Todd Looby has been with BendFilm for a few years now, and with his team of programmers, workers and volunteers, has crafted a festival that Bend can be proud of. Here Todd takes a few minutes to talk about his favorite movie, the culture of film and what he's looking forward to in this year's festival.
What is your favorite film? Why?
My favorite film is "Dances With Wolves." I say that always feeling the need to qualify it despite the fact that the film won something like 12 Oscars. So...we know it's a great film, but why does it seem strange (even to me) as a favorite film pick?
Anyway, the film came out at the same time we first got cable/HBO at home and I watched the movie almost every day for a summer. Since I was really young, I'd always been enamored with frontier and Native philosophy and stories and this was the first time I saw a movie that humanized all characters—both heroes and villains and spoke to the wonder of the sacred outdoors and what is lost when we don't give it proper attention.
Why do you feel film is important to the culture of a community?
Film is the newest of all art forms and at a little over 150 years old (or whatever it is) it is still in its infancy if we compare it to music, literature and the performing arts. It is also unique in that it combines each of the art forms that came before it: music, photography, performing arts and written word. And, as with all great art and art forms, film is an incredible tool to helping us understand all the abstract things going on around us at such a quick pace. Watching a relevant and great film slows time and makes you see the world differently after walking out of the theater. At the past two fests, I've heard dozens of stories from audience members and filmmakers who have changed perspectives or learned something through simultaneously experiencing a film and making a connection afterward.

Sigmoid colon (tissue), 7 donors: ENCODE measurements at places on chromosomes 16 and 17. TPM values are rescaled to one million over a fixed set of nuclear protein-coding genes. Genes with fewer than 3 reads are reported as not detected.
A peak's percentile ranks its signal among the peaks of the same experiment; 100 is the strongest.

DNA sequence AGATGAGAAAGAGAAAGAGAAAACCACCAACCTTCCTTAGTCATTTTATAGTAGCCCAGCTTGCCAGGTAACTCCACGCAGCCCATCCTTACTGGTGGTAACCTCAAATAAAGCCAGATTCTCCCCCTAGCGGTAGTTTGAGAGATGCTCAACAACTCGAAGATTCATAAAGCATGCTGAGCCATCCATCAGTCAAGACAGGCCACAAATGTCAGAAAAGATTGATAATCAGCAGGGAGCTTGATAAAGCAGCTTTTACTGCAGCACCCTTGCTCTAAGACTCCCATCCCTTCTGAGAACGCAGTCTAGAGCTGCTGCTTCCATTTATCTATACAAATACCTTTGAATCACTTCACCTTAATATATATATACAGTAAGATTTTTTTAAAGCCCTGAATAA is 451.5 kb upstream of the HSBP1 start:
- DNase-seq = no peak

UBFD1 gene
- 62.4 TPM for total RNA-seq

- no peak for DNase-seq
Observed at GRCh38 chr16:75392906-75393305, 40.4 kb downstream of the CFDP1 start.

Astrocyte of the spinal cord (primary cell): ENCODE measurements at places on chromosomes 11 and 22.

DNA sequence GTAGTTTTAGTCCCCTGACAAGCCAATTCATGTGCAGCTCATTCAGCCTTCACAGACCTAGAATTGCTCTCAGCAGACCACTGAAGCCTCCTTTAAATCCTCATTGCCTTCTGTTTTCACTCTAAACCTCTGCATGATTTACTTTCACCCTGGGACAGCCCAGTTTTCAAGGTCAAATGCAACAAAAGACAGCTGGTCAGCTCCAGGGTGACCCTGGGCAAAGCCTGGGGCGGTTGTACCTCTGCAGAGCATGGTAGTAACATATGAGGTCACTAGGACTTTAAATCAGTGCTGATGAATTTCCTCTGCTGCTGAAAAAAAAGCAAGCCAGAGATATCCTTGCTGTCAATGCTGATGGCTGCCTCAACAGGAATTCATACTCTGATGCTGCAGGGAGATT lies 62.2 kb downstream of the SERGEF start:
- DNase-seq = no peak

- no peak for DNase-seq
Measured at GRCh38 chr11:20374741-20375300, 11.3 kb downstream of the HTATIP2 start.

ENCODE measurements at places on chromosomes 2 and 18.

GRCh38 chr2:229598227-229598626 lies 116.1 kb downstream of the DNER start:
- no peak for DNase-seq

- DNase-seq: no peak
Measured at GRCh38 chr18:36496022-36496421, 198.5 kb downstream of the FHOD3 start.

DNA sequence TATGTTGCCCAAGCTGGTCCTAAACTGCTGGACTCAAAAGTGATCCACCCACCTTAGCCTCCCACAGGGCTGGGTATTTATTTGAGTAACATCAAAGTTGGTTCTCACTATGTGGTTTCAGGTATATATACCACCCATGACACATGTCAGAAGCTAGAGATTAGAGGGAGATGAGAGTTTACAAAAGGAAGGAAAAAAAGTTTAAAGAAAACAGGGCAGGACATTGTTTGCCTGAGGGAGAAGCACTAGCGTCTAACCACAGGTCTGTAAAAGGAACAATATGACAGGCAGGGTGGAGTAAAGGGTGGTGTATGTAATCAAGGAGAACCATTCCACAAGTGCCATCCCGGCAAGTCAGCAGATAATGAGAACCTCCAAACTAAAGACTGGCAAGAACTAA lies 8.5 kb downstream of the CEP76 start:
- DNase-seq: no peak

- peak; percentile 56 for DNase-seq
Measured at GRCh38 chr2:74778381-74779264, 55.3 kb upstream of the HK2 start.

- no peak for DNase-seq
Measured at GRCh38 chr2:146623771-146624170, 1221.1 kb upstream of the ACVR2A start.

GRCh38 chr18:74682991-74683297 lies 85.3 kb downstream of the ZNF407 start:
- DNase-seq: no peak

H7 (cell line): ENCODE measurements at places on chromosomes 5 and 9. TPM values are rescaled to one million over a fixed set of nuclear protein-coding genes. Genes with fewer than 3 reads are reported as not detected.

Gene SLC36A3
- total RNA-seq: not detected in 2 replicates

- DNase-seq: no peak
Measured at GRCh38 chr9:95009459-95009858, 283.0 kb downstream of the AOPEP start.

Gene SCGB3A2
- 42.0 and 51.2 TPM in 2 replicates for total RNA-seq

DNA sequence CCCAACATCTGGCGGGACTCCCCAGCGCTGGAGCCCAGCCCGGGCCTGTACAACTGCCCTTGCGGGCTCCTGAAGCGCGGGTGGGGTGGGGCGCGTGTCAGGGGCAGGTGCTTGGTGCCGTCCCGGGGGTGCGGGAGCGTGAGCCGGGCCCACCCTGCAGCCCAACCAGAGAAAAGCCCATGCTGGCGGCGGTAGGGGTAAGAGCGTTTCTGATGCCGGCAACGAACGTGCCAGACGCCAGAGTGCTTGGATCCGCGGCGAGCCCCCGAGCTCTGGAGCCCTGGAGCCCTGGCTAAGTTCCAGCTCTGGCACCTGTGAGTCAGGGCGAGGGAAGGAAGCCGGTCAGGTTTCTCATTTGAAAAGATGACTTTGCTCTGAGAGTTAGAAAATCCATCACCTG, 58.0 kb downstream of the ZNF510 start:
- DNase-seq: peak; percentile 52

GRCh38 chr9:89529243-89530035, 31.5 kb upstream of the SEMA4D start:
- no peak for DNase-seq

Who is your favorite film character?
I'm going with the first that popped in my mind: "Rupert Pupkin" by DeNiro in Scorsese's "King of Comedy." I never knew of De Niro's comedic early career before reading Shawn Levy's biography of him. And even though it's not really a comedic part, it just screams of De Niro's talent and range. We all know that you can't take your eyes off De Niro in any role, but little is said about his incredible range—especially in his prime. And Pupkin is—in itself—such a perfect embodiment of tragi-comedy. The concluding monologue in the film is one of the most engaging character studies that exists in film.
If you could describe your life as a film, which one would it be?
My life as a film would be "Brian's Song" meets "Stand by Me" meets "Breakfast Club" meets "Brother Sun, Sister Moon" meets "Dazed & Confused" meets "Office Space" meets "Men with Guns" meets "Limbo" meets "8-1/2." So...yeah...make sense of that!
Which BendFlim entry are you most excited to see this year?
"Return of the Secaucus 7." I included two Sayles films in my answer above...so that says something about what an honor it will be to host John Sayles and Maggie Renzi.